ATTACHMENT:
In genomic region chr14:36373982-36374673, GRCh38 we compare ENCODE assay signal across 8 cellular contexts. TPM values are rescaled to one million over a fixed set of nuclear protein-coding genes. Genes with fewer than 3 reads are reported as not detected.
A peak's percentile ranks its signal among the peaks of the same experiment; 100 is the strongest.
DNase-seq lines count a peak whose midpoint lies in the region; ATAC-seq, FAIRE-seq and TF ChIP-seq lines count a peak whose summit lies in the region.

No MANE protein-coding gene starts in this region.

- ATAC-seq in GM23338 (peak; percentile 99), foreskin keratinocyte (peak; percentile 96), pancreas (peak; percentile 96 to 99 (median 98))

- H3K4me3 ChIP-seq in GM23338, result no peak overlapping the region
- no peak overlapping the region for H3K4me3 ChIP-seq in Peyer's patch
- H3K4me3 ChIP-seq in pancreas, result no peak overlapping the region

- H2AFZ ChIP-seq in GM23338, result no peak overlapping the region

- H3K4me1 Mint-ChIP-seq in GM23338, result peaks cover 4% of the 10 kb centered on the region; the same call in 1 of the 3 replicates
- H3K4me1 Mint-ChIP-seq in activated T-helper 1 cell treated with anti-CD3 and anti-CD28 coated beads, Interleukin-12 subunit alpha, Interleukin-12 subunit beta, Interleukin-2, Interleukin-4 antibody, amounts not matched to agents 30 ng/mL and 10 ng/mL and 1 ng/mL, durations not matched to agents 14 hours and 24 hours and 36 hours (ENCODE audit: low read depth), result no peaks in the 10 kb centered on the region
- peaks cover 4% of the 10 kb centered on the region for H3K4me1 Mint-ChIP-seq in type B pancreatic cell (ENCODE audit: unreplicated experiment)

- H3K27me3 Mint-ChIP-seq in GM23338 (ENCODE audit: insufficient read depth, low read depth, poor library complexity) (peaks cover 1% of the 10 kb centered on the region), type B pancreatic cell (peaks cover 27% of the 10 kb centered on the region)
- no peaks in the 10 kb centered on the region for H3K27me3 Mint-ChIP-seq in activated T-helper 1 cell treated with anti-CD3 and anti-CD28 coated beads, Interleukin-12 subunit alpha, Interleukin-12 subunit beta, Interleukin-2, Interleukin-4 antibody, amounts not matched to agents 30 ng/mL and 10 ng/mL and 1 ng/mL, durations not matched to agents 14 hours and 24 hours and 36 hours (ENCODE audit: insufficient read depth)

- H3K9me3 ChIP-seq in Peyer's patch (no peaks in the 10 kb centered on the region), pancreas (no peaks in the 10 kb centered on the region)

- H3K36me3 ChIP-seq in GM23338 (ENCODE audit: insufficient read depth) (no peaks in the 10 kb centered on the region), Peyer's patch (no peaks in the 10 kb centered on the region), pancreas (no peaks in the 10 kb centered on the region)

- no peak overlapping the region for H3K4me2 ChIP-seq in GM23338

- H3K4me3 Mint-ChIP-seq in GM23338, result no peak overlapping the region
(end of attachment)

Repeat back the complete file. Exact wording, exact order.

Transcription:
In genomic region chr14:36373982-36374673, GRCh38 we compare ENCODE assay signal across 8 cellular contexts. TPM values are rescaled to one million over a fixed set of nuclear protein-coding genes. Genes with fewer than 3 reads are reported as not detected.
A peak's percentile ranks its signal among the peaks of the same experiment; 100 is the strongest.
DNase-seq lines count a peak whose midpoint lies in the region; ATAC-seq, FAIRE-seq and TF ChIP-seq lines count a peak whose summit lies in the region.

No MANE protein-coding gene starts in this region.

- ATAC-seq in GM23338 (peak; percentile 99), foreskin keratinocyte (peak; percentile 96), pancreas (peak; percentile 96 to 99 (median 98))

- H3K4me3 ChIP-seq in GM23338, result no peak overlapping the region
- no peak overlapping the region for H3K4me3 ChIP-seq in Peyer's patch
- H3K4me3 ChIP-seq in pancreas, result no peak overlapping the region

- H2AFZ ChIP-seq in GM23338, result no peak overlapping the region

- H3K4me1 Mint-ChIP-seq in GM23338, result peaks cover 4% of the 10 kb centered on the region; the same call in 1 of the 3 replicates
- H3K4me1 Mint-ChIP-seq in activated T-helper 1 cell treated with anti-CD3 and anti-CD28 coated beads, Interleukin-12 subunit alpha, Interleukin-12 subunit beta, Interleukin-2, Interleukin-4 antibody, amounts not matched to agents 30 ng/mL and 10 ng/mL and 1 ng/mL, durations not matched to agents 14 hours and 24 hours and 36 hours (ENCODE audit: low read depth), result no peaks in the 10 kb centered on the region
- peaks cover 4% of the 10 kb centered on the region for H3K4me1 Mint-ChIP-seq in type B pancreatic cell (ENCODE audit: unreplicated experiment)

- H3K27me3 Mint-ChIP-seq in GM23338 (ENCODE audit: insufficient read depth, low read depth, poor library complexity) (peaks cover 1% of the 10 kb centered on the region), type B pancreatic cell (peaks cover 27% of the 10 kb centered on the region)
- no peaks in the 10 kb centered on the region for H3K27me3 Mint-ChIP-seq in activated T-helper 1 cell treated with anti-CD3 and anti-CD28 coated beads, Interleukin-12 subunit alpha, Interleukin-12 subunit beta, Interleukin-2, Interleukin-4 antibody, amounts not matched to agents 30 ng/mL and 10 ng/mL and 1 ng/mL, durations not matched to agents 14 hours and 24 hours and 36 hours (ENCODE audit: insufficient read depth)

- H3K9me3 ChIP-seq in Peyer's patch (no peaks in the 10 kb centered on the region), pancreas (no peaks in the 10 kb centered on the region)

- H3K36me3 ChIP-seq in GM23338 (ENCODE audit: insufficient read depth) (no peaks in the 10 kb centered on the region), Peyer's patch (no peaks in the 10 kb centered on the region), pancreas (no peaks in the 10 kb centered on the region)

- no peak overlapping the region for H3K4me2 ChIP-seq in GM23338

- H3K4me3 Mint-ChIP-seq in GM23338, result no peak overlapping the region